From The Art and Popular Culture Encyclopedia
Ouranos (Οὐρανός), the Greek word for sky. In Greek mythology Ouranos or Father Sky, is personified as the son and husband of Gaia, Mother Earth (Hesiod, Theogony). Uranus and Gaia were ancestors of most of the Greek gods, but no cult addressed directly to Uranus survived into Classical times, and Uranus does not appear among the usual themes of Greek painted pottery. Elemental Earth, Sky and Styx might be joined, however, in a solemn invocation in Homeric epic.
Most Greeks considered Uranus to be primordial (protogenos), and gave him no parentage. Under the influence of the philosophers, Cicero, in De Natura Deorum ("The Nature of the Gods"), claims that he was the offspring of the ancient gods Aether and Hemera, Air and Day. According to the Orphic Hymns, Ouranos was the son of the personification of night, Nyx. His equivalent in Roman mythology was Caelus, likewise from caelum the Latin word for "sky".
In the Olympian creation myth, as Hesiod tells it in Theogony, Uranus came every night to cover the earth and mate with Gaia, but he hated the children she bore him. Hesiod named their first six sons and six daughters the Titans, the three one-hundred-armed giants the Hecatonchires, and the one-eyed giants the Cyclopes.
Uranus imprisoned Gaia's youngest children in Tartarus, deep within Earth, where they caused pain to Gaia. She shaped a great flint-bladed sickle and asked her sons to castrate Uranus. Only Cronus, youngest and most ambitious of the Titans, was willing: he ambushed his father and castrated him, casting the severed testicles into the sea.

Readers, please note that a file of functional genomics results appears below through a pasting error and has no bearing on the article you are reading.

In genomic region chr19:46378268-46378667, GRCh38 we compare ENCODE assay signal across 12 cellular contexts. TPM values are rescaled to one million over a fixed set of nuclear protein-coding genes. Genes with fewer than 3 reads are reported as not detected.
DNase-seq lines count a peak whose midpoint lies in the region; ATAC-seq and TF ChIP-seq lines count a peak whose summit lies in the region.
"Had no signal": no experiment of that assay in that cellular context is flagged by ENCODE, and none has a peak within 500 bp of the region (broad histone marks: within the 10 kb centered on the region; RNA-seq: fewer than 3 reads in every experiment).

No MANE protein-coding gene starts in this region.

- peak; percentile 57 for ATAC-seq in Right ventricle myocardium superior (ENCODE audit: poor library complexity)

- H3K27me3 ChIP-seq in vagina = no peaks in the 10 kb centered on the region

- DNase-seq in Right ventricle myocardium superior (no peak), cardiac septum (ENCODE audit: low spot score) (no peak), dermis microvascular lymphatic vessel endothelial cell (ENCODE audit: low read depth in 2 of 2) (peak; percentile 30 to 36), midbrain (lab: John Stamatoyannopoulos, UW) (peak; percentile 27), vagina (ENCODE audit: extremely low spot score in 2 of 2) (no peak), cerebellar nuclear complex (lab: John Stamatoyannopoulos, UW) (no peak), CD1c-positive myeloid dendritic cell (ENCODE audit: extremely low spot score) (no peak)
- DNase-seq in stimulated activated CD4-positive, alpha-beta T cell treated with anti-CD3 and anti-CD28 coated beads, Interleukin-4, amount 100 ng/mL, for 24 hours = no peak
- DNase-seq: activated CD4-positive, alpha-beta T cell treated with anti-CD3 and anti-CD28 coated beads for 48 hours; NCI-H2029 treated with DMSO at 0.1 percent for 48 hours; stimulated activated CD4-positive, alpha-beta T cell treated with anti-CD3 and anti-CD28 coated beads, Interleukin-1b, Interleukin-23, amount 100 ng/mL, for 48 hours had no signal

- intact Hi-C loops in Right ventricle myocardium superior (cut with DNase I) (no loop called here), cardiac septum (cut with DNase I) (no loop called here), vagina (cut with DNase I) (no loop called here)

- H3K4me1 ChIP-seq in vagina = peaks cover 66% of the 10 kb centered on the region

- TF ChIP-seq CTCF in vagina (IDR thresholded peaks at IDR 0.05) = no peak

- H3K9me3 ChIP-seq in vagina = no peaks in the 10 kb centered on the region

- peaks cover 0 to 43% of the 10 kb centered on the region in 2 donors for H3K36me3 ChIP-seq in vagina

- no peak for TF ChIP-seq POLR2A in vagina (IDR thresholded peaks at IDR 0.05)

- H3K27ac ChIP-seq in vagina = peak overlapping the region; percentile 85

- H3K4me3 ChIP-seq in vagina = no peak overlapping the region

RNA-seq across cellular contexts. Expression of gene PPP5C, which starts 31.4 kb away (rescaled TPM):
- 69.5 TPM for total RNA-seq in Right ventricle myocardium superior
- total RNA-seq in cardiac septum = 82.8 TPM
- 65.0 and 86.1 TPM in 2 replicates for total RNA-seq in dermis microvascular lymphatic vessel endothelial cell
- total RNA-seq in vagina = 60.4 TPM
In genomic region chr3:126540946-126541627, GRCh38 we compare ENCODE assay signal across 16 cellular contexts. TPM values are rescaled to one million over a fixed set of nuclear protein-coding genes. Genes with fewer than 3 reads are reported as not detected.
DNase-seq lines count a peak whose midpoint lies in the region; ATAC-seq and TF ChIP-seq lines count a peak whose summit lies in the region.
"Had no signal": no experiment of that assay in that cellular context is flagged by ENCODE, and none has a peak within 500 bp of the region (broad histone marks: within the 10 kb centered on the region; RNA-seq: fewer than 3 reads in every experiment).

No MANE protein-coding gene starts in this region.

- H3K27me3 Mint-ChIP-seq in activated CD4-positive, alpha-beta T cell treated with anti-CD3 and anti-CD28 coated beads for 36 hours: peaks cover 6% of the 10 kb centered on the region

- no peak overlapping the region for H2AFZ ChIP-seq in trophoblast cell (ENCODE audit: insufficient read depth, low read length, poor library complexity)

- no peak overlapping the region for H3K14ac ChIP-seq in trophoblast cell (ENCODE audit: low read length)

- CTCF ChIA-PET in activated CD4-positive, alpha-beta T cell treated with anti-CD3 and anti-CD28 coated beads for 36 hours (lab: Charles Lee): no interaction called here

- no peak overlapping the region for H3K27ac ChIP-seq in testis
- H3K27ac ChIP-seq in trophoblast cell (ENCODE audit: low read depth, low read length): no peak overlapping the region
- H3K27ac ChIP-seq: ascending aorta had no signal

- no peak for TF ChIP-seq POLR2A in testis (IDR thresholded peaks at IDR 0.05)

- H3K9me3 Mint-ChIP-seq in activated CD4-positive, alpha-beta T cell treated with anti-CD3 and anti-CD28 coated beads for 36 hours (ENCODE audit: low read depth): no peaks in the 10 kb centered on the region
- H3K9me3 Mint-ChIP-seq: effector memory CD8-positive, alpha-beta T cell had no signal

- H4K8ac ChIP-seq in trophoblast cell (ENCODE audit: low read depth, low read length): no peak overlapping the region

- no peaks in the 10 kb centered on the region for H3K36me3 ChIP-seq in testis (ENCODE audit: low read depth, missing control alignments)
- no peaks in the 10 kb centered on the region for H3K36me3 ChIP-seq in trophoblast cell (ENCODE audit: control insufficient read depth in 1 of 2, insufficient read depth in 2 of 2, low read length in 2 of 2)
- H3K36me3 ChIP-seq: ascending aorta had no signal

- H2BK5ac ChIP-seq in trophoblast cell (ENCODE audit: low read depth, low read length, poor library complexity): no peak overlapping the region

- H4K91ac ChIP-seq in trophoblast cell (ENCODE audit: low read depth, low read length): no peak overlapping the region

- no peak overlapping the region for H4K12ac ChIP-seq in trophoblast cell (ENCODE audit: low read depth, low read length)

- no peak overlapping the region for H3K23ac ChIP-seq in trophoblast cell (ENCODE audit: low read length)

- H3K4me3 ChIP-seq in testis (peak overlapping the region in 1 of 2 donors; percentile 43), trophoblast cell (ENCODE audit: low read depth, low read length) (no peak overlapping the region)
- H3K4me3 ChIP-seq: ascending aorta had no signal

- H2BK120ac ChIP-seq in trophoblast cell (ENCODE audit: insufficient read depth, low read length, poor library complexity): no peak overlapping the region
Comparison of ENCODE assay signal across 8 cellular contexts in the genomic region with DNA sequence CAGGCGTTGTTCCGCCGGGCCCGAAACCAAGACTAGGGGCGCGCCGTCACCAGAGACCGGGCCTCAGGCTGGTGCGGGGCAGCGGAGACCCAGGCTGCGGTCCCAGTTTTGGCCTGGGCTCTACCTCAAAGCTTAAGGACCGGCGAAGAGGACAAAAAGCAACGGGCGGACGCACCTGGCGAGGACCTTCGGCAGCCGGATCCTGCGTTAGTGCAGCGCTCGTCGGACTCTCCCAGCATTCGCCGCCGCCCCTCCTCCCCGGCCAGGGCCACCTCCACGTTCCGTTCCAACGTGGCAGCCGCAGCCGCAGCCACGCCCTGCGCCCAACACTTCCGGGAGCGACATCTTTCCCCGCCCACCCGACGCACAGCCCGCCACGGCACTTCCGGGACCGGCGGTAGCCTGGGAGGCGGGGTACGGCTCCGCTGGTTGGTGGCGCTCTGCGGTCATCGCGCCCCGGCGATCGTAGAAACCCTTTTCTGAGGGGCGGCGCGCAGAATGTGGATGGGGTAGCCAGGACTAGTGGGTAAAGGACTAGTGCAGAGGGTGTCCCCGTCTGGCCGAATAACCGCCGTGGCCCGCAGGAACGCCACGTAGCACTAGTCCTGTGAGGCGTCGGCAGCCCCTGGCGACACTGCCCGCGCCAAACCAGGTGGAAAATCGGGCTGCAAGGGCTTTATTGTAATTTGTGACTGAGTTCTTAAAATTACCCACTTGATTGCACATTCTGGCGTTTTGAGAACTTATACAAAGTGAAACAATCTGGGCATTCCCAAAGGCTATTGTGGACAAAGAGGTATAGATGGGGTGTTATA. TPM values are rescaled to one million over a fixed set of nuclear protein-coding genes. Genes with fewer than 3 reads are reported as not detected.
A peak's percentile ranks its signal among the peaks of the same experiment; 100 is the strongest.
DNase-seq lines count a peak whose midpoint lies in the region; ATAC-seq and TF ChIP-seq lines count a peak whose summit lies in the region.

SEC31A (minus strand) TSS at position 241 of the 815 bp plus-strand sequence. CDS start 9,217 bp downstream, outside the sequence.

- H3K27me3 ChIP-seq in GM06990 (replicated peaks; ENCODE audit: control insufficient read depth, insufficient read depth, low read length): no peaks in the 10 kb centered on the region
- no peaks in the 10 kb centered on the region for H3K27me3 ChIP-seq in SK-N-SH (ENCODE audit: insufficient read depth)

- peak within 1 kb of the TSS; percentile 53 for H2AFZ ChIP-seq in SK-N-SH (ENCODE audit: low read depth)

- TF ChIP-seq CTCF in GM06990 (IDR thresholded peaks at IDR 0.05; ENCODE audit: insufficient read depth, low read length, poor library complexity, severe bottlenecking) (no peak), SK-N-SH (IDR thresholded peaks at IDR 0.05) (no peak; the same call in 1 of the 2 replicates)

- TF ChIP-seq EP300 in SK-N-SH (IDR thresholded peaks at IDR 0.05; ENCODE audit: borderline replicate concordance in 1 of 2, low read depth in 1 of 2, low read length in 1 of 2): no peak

For this fearful deed, Uranus called his sons Titanes Theoi, or "Straining Gods."
From the genitals in the sea came forth Aphrodite. The learned Alexandrian poet Callimachus reported that the bloodied sickle had been buried in the earth at Zancle in Sicily, but the Romanized Greek traveller Pausanias was informed that the sickle had been thrown into the sea from the cape near Bolina, not far from Argyra on the coast of Achaea, whereas the historian Timaeus located the sickle at Corcyra; Corcyrans claimed to be descendants of the wholly legendary Phaeacia visited by Odysseus, and by ca 500 BCE one Greek mythographer, Acusilaus, was claiming that the Phaeacians had sprung from the very blood of Uranus' castration.
After Uranus was deposed, Cronus re-imprisoned the Hecatonchires and Cyclopes in Tartarus. Uranus and Gaia then prophesied that Cronus in turn was destined to be overthrown by his own son, and so the Titan attempted to avoid this fate by devouring his young. Zeus, through deception by his mother Rhea, avoided this fate.
After his castration, the Sky came no more to cover the Earth at night, but held to its place, and "the original begetting came to an end" (Kerényi). Uranus was scarcely regarded as anthropomorphic, aside from the genitalia in the castration myth. He was simply the sky, which was conceived by the ancients as an overarching dome or roof of bronze, held in place (or turned on an axis) by the Titan Atlas. In formulaic expressions in the Homeric poems ouranos is sometimes an alternative to Olympus as the collective home of the gods; an obvious occurrence would be the moment at the end of Iliad i, when Thetis rises from the sea to plead with Zeus: "and early in the morning she rose up to greet Ouranos-and-Olympus and she found the son of Kronos..."
"'Olympus' is almost always used of that home, but ouranos often refers to the natural sky above us without any suggestion that the gods, collectively live there," William Sale remarked; Sale concluded that the earlier seat of the gods was the actual Mount Olympus, from which the epic tradition by the time of Homer had transported them to the sky, ouranos. By the sixth century, when a "heavenly Aphrodite" was to be distinguished from the "common Aphrodite of the people", ouranos signifies purely the celestial sphere itself.